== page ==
So far, gold prices are up 27% in 2020, more than long-term Treasurys or the NASDAQ. Tackling the attractiveness of gold or gold-related investments is a challenging endeavor as no other “asset class” invites as much passion or revulsion. Gold is unique in the sense that not much of the metal is consumed. Thus, there is a sizeable above-ground stock, which can make it a useful financial asset (or currency). Some investors view gold as an inflation hedge. Others see it as an alternative to the dollar or a hedge on the entire dollar system.

While we can theorize about the drivers of gold over history, today, we see three main catalysts for its recent rise.

Three Catalysts

1.  Decline in Real Interest Rates

Gold competes with “risk-free assets” that generate income, such as Treasurys. As real yields (nominal yields* minus the inflation rate) decline, the opportunity cost of holding an income-free asset declines, and gold becomes more attractive. Since the start of 2020, real yields (measured by the 10-year Treasury Inflation-Protected Security rate) have declined 1.11% to -0.96%, pushing gold prices up. This same relationship developed during gold’s last bull market (2008-2011), with declining real yields fueling higher gold prices. With the Fed on hold indefinitely, and inflation expectations rising after the deflationary fears of March, real yields have fallen off a cliff and propelled the price of gold.

2.  Momentum and Flows

Nothing begets higher prices like higher prices. Since the dawn of investing, speculators have been captivated by high-flying asset prices. Fifty years ago, individual investors read the morning paper to find which stocks were rising. Now quantitative strategists embed price movements or momentum into their algorithms to decide what to buy (or sell). We see this short-term momentum chasing not only in the price of gold but also in the flow data. According to the World Gold Council, $49.1 billion has flowed into gold exchange-traded funds (ETFs) through July, compared to $19.4 billion in 2019.

3.  Institutional Asset Allocation Repositioning

Institutional investors are starting to rethink the traditional stock and bond portfolio as they attempt to match their target return assumptions over the next decade. With bonds offering minimal yield, these investors are seeking other diversifying assets, including gold. A similar trend developed after the Global Financial Crisis, with investors looking outside standard assets for portfolio hedges. How much institutional investors will allocate to gold remains to be seen.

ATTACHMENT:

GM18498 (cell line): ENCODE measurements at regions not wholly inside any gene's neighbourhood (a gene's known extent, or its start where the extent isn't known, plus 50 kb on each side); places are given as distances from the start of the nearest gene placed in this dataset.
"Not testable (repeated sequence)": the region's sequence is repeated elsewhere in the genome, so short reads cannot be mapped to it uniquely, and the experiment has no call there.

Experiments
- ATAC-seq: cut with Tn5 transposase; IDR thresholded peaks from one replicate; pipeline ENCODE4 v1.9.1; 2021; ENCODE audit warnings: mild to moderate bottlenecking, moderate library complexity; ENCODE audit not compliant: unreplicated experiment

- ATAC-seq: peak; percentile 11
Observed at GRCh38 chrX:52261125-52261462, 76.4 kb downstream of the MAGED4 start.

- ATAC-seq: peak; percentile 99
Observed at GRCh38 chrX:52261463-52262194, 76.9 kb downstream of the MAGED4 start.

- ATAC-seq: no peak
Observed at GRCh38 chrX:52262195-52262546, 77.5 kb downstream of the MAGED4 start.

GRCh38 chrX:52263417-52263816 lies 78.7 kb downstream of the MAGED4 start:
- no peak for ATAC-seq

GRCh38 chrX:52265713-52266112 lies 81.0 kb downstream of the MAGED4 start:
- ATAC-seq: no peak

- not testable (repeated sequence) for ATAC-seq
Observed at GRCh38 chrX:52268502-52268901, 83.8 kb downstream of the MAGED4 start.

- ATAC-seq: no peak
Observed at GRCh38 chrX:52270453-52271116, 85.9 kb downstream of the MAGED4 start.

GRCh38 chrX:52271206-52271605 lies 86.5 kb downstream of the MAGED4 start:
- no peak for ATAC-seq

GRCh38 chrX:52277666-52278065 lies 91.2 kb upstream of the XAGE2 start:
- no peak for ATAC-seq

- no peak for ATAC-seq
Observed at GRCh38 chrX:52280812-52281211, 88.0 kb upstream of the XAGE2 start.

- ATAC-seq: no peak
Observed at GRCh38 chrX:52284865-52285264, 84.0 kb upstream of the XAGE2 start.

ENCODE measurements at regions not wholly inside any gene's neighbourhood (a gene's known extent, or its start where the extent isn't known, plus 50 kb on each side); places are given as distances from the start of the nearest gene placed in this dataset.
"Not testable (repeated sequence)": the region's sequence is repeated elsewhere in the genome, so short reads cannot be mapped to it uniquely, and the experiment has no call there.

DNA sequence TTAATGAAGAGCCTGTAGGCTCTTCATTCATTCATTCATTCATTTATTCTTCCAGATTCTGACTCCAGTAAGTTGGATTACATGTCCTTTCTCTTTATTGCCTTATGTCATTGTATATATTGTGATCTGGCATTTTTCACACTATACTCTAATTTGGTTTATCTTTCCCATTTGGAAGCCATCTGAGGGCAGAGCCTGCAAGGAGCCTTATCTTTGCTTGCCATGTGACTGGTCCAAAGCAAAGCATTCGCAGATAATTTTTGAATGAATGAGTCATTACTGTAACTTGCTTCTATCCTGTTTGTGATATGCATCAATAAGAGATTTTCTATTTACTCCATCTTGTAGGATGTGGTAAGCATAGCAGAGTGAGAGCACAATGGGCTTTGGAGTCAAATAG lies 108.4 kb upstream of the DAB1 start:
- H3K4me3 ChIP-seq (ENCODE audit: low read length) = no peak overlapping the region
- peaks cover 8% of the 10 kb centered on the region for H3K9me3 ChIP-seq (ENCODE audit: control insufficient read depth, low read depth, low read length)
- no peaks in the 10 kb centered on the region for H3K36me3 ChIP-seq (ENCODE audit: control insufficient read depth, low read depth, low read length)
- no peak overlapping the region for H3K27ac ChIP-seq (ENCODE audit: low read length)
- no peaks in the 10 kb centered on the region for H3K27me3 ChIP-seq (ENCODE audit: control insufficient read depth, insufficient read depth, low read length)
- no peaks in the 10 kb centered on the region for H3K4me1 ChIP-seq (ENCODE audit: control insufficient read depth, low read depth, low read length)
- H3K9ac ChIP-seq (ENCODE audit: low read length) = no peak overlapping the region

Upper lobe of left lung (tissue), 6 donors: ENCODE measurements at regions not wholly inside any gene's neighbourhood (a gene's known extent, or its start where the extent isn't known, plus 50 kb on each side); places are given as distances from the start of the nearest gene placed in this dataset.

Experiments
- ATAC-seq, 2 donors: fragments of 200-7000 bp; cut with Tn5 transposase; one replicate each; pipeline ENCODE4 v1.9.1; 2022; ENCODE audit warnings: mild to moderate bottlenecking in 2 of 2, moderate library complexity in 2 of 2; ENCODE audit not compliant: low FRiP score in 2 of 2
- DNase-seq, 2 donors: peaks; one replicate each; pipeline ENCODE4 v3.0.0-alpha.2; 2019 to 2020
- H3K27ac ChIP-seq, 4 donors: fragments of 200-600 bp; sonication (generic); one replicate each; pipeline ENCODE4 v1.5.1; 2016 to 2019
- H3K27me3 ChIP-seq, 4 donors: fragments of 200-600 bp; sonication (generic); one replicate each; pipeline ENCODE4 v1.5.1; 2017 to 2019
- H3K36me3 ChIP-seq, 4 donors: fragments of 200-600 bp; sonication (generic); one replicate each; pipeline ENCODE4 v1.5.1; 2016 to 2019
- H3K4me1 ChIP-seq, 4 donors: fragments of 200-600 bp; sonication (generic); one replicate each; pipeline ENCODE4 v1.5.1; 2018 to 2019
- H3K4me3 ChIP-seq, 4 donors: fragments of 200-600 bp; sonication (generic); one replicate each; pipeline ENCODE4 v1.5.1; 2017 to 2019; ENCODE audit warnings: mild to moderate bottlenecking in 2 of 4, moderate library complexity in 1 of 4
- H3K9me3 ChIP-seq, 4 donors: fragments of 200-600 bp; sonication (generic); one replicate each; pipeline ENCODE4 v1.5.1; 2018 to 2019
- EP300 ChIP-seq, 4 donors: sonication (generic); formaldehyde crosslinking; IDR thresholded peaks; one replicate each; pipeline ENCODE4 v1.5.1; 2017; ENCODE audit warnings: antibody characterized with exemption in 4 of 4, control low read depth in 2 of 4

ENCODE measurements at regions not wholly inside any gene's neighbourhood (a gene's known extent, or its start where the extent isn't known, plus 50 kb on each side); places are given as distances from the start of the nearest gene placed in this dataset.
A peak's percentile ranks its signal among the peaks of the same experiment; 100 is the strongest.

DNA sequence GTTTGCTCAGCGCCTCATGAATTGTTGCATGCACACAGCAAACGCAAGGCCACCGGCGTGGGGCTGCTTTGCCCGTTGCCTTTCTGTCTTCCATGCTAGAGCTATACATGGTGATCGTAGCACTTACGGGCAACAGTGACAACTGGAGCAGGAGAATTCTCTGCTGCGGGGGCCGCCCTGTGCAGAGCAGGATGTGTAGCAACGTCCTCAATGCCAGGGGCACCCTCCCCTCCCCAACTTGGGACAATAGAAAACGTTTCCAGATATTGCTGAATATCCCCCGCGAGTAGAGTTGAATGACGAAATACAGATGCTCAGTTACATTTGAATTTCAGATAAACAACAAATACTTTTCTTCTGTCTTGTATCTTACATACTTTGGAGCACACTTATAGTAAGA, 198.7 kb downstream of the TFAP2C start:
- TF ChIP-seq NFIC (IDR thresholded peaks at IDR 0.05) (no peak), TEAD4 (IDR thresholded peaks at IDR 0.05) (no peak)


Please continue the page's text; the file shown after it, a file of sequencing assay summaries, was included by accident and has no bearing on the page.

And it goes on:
The Dominant Factor

While the last two catalysts have played a role in gold’s march above $2,000, in our opinion, the dominant factor is the decline in real rates. There are two ways real interest rates can continue to fall. Either nominal rates must decline, or inflation has to rise (or some combination). With the 10-year Treasury rate hovering around 0.70%, there is room to go lower. Earlier in the year, yields broke below 0.50%. But unless the Federal Reserve experiments with negative interest rates, the downside for nominal yields is likely limited.

That leaves inflation. As we embark on $3.7 trillion deficits, the adoption of Modern Monetary Theory, and a Federal Reserve willing to tolerate inflation above its 2% target, inflation could break through. That said, the first go-around of zero interest rate policy and quantitative easing after the Global Financial Crisis couldn’t generate sustained inflation above 2%. Since the end of 2009, the inflation rate (CPI) has averaged 1.7%. Despite the enormous fiscal and monetary stimulus, the demand gap created by the COVID-19 crisis may make it difficult for high inflation to emerge in the short term.

Looking Forward

A bet on gold is likely a bet on inflation, with limited short-term impact on yields. Flows and re-allocation may push the precious metal higher than “the fundamentals.” But ultimately, in our opinion, your outlook on gold depends on your outlook on real interest rates. While we do see room for real yields to move lower, we believe the downside is curbed. Finally, in most scenarios where real rates trend down absent a significant spike in inflation, other risk assets should benefit.

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